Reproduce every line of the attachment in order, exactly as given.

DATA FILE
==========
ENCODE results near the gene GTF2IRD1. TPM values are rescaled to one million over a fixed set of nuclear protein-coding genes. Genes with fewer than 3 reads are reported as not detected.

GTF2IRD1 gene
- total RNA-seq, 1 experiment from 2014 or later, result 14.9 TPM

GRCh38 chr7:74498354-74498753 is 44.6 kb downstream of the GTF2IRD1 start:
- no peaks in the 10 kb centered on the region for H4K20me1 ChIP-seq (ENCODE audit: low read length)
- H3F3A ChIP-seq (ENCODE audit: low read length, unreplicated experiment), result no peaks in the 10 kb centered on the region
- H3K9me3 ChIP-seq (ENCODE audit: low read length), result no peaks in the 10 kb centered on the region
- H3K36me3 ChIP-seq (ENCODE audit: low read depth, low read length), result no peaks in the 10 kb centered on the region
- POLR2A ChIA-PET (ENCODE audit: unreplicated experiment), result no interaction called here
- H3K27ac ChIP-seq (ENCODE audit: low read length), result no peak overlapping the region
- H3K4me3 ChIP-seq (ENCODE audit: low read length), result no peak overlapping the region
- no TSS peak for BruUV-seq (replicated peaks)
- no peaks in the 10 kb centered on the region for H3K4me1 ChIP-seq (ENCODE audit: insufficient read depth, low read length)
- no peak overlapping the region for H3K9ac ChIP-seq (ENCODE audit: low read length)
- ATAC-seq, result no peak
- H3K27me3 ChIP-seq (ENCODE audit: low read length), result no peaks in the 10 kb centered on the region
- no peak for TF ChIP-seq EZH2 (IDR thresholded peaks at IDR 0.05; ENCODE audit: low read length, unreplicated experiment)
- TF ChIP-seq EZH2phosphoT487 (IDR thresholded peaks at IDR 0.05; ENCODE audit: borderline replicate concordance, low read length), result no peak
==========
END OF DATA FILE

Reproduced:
ENCODE results near the gene GTF2IRD1. TPM values are rescaled to one million over a fixed set of nuclear protein-coding genes. Genes with fewer than 3 reads are reported as not detected.

GTF2IRD1 gene
- total RNA-seq, 1 experiment from 2014 or later, result 14.9 TPM

GRCh38 chr7:74498354-74498753 is 44.6 kb downstream of the GTF2IRD1 start:
- no peaks in the 10 kb centered on the region for H4K20me1 ChIP-seq (ENCODE audit: low read length)
- H3F3A ChIP-seq (ENCODE audit: low read length, unreplicated experiment), result no peaks in the 10 kb centered on the region
- H3K9me3 ChIP-seq (ENCODE audit: low read length), result no peaks in the 10 kb centered on the region
- H3K36me3 ChIP-seq (ENCODE audit: low read depth, low read length), result no peaks in the 10 kb centered on the region
- POLR2A ChIA-PET (ENCODE audit: unreplicated experiment), result no interaction called here
- H3K27ac ChIP-seq (ENCODE audit: low read length), result no peak overlapping the region
- H3K4me3 ChIP-seq (ENCODE audit: low read length), result no peak overlapping the region
- no TSS peak for BruUV-seq (replicated peaks)
- no peaks in the 10 kb centered on the region for H3K4me1 ChIP-seq (ENCODE audit: insufficient read depth, low read length)
- no peak overlapping the region for H3K9ac ChIP-seq (ENCODE audit: low read length)
- ATAC-seq, result no peak
- H3K27me3 ChIP-seq (ENCODE audit: low read length), result no peaks in the 10 kb centered on the region
- no peak for TF ChIP-seq EZH2 (IDR thresholded peaks at IDR 0.05; ENCODE audit: low read length, unreplicated experiment)
- TF ChIP-seq EZH2phosphoT487 (IDR thresholded peaks at IDR 0.05; ENCODE audit: borderline replicate concordance, low read length), result no peak